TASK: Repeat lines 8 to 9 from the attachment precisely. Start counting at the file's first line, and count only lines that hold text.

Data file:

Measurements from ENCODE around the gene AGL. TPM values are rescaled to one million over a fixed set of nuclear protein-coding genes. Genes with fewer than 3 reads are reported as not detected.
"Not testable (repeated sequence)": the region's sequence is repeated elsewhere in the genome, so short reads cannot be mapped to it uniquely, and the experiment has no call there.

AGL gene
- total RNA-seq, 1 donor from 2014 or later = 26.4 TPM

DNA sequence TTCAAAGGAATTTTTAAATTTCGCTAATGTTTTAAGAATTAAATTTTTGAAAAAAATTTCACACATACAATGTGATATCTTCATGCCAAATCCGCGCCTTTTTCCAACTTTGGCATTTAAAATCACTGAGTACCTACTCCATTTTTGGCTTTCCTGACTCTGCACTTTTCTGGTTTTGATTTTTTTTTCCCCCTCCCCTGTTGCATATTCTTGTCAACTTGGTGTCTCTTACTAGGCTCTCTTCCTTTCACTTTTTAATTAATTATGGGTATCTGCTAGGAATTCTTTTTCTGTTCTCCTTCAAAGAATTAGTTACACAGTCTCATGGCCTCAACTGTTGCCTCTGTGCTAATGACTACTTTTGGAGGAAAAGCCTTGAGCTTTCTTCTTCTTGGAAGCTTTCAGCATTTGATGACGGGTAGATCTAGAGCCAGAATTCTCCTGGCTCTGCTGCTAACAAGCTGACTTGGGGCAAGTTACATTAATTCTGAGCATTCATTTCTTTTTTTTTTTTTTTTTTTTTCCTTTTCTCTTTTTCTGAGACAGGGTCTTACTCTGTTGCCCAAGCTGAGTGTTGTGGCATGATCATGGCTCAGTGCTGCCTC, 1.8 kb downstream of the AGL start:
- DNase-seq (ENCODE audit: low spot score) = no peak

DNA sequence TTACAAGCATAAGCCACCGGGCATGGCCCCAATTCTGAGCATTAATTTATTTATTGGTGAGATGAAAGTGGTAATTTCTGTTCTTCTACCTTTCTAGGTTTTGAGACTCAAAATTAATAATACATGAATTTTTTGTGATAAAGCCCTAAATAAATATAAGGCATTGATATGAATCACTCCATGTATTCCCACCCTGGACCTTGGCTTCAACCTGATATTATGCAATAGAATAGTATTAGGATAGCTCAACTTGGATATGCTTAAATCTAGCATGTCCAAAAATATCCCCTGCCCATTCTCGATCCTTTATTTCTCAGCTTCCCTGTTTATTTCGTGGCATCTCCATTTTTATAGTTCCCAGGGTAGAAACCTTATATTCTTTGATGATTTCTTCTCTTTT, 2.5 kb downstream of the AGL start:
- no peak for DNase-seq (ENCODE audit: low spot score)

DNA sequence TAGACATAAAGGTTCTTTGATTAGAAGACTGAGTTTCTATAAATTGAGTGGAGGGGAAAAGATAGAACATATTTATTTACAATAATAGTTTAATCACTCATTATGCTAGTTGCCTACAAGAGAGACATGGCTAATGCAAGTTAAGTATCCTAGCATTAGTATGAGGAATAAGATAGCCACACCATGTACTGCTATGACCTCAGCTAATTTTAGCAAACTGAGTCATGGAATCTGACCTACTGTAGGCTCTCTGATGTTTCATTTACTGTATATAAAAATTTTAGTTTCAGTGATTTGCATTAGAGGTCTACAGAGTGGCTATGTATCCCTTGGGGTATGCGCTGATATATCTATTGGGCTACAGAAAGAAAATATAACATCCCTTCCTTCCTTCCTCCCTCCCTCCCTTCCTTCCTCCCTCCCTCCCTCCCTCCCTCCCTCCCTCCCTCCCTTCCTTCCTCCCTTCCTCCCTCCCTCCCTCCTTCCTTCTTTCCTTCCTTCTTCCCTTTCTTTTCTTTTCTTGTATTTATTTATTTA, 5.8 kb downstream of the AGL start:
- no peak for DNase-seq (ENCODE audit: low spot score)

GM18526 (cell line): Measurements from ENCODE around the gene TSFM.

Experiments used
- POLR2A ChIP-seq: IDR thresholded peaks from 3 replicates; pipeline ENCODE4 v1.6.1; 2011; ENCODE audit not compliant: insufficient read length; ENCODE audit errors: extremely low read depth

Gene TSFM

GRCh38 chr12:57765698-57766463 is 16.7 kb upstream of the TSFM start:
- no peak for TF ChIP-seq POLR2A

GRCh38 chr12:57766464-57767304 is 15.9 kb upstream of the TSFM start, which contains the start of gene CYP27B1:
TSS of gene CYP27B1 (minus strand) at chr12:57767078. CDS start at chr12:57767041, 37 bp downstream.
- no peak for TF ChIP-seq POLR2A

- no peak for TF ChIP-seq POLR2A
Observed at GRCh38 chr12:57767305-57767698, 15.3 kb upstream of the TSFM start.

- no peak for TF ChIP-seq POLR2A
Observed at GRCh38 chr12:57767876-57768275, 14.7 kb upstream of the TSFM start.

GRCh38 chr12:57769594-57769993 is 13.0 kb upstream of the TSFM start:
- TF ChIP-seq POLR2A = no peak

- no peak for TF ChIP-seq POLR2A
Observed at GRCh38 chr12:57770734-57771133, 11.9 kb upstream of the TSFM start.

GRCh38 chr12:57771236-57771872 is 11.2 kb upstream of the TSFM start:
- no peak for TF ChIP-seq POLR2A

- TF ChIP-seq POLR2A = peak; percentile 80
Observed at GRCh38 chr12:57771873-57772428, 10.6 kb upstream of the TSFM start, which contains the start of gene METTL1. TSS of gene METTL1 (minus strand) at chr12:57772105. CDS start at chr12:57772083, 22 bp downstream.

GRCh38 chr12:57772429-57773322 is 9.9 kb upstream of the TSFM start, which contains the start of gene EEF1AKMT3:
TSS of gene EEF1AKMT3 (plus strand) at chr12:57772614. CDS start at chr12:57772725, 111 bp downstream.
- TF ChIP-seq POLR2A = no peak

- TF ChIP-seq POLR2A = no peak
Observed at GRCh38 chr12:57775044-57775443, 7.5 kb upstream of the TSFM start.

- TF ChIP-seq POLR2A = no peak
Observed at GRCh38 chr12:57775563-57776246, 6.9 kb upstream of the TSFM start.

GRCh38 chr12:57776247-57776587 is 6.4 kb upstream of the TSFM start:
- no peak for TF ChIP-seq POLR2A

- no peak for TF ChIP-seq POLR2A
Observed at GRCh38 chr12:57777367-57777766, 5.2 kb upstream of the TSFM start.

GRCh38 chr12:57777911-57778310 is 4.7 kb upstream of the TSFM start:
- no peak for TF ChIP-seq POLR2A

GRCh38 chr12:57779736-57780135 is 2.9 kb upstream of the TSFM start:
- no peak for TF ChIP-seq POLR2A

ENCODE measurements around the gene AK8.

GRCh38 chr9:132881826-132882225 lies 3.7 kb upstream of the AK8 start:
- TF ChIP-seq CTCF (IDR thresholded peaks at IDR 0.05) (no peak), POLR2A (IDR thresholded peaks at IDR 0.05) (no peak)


- no peak for DNase-seq (ENCODE audit: low spot score)

DNA sequence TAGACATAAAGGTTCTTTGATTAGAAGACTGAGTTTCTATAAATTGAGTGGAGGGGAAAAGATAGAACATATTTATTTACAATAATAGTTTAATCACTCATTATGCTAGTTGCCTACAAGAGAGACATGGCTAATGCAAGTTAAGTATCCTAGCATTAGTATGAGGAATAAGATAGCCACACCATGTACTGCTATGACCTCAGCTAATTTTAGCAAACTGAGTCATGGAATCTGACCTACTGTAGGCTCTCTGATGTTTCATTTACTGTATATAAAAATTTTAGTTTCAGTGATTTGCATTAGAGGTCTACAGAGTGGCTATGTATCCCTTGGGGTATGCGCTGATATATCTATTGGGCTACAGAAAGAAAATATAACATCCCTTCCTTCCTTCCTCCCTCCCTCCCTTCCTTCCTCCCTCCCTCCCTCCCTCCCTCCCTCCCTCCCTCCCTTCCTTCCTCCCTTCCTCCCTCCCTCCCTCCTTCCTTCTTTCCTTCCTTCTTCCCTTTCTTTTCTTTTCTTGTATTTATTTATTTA, 5.8 kb downstream of the AGL start: